Meaning of chitarrone in English:



  • A very large lute similar to a theorbo, used in Italy in the late 16th and early 17th centuries.

    ‘The archlute and the chitarrone or theorbo had, in addition to the strings on the fingerboard, open bass strings on an extended neck with a second pegbox.’
    • ‘He has crafted Renaissance and baroque lutes, theorbos, chitarrones, archlutes, and classical guitars.’
    • ‘Defining the differences between the chitarrone, theorbo and archlute has always been difficult.’
    • ‘The chitarrone was a theorboized lute, meaning it had long bass strings off the fingerboard.’
    • ‘Other instruments that were derived from the lute are the archlute, the theorbo and the chitarrone.’
    • ‘Of 220 collections of secular vocal music published in Italy between 1602 and 1635, more than 100 specify the chitarrone as a suitable accompanying instrument.’
    • ‘Examples of 19-course chitarrones have survived in Mantua and Paris.’
    • ‘Mastering the cornetto and other early instruments such as chitarrones, cithers and sackbuts is just one of the challenges facing Pinchgut Opera as it prepares to stage Monteverdi's Orfeo.’
    • ‘It was a piece for two chitarrones, called L' Orfeo.’
    • ‘In 1600 Agostino Agazzari described the enormous palette of instrumental color - including lutes, chitarrones, keyboards and lirones - necessary for the effective realization of an accompaniment.’
    • ‘From Matteo Sellas a lot of chitarrones have been conserved.’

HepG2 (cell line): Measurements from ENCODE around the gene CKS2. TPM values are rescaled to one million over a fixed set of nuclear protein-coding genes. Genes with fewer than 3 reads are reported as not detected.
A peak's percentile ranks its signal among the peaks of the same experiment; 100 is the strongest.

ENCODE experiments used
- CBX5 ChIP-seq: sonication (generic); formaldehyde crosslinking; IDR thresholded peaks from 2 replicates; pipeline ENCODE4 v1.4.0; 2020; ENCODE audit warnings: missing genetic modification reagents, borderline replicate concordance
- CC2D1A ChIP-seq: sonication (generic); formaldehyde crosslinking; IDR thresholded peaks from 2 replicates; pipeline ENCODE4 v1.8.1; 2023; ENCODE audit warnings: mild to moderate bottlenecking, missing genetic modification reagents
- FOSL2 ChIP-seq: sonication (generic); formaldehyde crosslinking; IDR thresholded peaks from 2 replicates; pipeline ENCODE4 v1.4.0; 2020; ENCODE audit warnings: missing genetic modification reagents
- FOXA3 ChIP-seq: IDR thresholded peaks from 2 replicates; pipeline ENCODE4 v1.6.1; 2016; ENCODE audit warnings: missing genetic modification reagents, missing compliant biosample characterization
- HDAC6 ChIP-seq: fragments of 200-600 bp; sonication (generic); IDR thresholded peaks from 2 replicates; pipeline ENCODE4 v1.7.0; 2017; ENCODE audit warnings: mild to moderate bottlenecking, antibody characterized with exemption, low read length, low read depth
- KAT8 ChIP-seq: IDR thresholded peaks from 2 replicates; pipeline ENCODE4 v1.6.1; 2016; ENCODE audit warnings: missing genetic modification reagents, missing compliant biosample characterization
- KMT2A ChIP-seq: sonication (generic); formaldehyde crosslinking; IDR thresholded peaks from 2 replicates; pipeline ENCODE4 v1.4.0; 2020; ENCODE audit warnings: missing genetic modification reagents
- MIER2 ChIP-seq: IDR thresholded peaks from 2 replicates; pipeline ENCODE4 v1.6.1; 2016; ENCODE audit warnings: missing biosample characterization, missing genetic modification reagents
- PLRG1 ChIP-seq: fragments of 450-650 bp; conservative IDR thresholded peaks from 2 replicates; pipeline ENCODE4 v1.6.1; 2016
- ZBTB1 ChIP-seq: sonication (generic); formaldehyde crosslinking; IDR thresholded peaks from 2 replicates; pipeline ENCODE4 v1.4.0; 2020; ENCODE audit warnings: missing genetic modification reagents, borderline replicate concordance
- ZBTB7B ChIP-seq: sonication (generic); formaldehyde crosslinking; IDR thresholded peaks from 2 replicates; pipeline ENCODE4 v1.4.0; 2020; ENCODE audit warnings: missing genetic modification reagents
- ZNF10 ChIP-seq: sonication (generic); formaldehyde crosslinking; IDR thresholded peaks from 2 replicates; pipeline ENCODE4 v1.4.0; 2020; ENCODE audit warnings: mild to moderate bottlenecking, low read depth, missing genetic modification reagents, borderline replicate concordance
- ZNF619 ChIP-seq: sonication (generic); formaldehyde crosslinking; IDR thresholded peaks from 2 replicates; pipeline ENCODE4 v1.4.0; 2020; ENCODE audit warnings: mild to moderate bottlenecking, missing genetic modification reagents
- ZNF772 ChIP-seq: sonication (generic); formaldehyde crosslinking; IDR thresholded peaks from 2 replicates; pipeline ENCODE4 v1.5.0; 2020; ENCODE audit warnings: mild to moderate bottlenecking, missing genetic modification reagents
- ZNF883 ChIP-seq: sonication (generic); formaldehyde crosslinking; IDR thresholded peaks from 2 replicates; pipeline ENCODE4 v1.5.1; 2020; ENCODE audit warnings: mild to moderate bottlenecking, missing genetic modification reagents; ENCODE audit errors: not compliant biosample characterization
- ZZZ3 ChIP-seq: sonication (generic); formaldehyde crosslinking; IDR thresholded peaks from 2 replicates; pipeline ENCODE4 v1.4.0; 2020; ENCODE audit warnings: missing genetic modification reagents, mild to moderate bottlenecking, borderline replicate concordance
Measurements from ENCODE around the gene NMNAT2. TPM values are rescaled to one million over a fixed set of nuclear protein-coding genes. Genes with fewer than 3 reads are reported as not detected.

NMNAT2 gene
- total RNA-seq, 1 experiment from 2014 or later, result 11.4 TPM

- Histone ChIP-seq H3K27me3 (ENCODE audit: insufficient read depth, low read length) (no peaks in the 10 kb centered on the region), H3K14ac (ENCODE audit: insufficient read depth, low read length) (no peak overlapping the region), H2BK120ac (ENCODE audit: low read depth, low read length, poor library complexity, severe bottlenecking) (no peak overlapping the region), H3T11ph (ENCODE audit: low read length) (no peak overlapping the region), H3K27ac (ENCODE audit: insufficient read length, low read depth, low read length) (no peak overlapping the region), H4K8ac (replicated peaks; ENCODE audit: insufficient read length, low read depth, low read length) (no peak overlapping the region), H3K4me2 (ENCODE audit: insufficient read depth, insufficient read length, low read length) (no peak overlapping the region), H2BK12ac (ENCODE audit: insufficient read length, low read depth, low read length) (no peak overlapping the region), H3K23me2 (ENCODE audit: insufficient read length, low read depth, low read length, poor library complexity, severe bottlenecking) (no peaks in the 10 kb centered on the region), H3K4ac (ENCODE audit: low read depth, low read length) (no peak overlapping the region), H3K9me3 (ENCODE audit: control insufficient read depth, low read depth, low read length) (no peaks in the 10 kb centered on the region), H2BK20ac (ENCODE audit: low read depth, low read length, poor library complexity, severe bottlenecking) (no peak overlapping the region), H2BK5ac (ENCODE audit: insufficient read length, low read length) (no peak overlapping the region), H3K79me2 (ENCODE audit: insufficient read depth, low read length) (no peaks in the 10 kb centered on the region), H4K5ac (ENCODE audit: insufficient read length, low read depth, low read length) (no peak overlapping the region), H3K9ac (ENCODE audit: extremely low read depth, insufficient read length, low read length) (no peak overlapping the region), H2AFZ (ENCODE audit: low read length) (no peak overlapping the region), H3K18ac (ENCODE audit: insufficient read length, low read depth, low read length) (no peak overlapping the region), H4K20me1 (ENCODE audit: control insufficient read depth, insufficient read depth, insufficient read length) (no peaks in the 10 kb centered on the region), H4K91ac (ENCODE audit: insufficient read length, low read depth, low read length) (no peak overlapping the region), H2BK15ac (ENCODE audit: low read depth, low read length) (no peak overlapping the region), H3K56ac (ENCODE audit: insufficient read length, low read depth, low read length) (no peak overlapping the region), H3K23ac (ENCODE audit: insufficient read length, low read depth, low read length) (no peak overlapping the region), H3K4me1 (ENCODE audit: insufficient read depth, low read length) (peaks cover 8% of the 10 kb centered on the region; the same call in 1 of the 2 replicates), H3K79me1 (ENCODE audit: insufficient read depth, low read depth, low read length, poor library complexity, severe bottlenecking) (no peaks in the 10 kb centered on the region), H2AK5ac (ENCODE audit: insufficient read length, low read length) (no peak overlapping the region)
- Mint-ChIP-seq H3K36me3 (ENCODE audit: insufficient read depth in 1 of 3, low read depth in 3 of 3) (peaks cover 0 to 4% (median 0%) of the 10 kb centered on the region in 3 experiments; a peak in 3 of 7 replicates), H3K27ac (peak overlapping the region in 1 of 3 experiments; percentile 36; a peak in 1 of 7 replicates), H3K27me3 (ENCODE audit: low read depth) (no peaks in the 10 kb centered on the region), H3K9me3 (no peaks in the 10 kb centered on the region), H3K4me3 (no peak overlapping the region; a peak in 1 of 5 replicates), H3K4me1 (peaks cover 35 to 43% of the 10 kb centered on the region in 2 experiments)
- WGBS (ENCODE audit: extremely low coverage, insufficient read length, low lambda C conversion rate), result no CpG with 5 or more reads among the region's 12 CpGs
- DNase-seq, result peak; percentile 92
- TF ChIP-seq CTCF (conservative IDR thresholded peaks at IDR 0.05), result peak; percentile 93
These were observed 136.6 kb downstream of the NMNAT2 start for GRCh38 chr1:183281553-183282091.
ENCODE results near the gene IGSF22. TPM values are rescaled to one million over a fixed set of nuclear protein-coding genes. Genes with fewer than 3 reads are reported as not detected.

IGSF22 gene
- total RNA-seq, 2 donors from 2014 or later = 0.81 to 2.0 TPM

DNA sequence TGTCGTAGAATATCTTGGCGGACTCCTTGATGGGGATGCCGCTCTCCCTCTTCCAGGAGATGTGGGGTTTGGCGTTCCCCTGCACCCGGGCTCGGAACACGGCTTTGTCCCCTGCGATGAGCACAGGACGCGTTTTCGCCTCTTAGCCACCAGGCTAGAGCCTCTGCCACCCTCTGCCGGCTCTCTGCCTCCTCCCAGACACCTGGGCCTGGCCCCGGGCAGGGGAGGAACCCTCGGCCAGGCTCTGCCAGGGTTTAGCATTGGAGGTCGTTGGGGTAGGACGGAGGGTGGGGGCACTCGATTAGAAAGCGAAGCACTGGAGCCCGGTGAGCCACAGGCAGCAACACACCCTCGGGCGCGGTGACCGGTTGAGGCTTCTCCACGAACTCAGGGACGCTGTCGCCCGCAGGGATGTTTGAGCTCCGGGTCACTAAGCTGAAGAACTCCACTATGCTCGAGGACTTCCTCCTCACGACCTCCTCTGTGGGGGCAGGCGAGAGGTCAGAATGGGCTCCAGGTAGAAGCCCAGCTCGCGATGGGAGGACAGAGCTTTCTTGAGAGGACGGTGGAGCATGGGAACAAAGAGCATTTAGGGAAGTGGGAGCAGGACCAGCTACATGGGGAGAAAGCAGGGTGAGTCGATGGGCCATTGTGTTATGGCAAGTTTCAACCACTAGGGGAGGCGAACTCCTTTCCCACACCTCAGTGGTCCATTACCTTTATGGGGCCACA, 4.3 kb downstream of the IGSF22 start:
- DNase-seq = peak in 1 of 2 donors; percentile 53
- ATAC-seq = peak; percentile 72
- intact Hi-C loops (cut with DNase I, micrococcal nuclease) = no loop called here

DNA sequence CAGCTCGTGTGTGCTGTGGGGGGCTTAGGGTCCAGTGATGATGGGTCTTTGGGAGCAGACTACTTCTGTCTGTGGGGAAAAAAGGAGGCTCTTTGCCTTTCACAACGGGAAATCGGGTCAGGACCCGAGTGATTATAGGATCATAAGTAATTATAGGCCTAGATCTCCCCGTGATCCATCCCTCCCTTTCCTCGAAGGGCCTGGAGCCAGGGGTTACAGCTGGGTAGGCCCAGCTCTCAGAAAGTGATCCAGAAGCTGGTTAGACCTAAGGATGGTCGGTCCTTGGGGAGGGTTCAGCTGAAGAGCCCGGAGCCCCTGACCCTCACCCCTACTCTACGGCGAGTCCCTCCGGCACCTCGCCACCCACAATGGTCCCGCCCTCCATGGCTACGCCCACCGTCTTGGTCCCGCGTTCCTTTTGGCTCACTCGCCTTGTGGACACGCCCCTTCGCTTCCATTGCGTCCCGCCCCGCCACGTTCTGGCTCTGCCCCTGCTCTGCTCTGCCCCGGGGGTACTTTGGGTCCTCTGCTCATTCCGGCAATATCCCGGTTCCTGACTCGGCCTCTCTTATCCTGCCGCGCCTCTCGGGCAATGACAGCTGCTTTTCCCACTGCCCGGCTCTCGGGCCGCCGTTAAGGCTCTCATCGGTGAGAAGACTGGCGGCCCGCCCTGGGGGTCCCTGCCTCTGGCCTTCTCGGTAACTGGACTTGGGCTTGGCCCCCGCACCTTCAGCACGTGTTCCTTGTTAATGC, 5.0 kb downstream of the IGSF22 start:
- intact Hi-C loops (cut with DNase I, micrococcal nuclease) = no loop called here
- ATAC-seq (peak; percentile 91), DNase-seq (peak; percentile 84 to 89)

• ‘(At the time, along with the cornetto, other instruments used might be chitarrones, cithers and sackbuts).’
    • ‘And it is truly lovely to listen to: soprano Catherine Bott, a widely recognized interpreter of early vocal music, is accompanied by harpsichord, baroque guitar, double harp, and chitarrone.’
    • ‘What is exciting about this new group is its makeup of violins and violas da gamba - a rather unusual one - with a background of lirone, chitarrone, Baroque guitar, harpsichord and organ.’
    • ‘Even before the use of steel strings on guitars became popular, some metal strings had been used for chemballos and some chitarrones.’
    • ‘The continuo instruments were suitably antique: there were chitarrones, Baroque guitars, an old-style harp, harpsichords and a chamber organ.’
    • ‘The image shows a close copy of the Dieffopruchar 1608 chitarrone by David Van Edwards, and is shown next to a normal G lute to indicate the huge size of this instrument.’



/ˌkɪtəˈrəʊneɪ/ /ˌkɪtəˈrəʊni/


Italian, literally ‘large guitar’.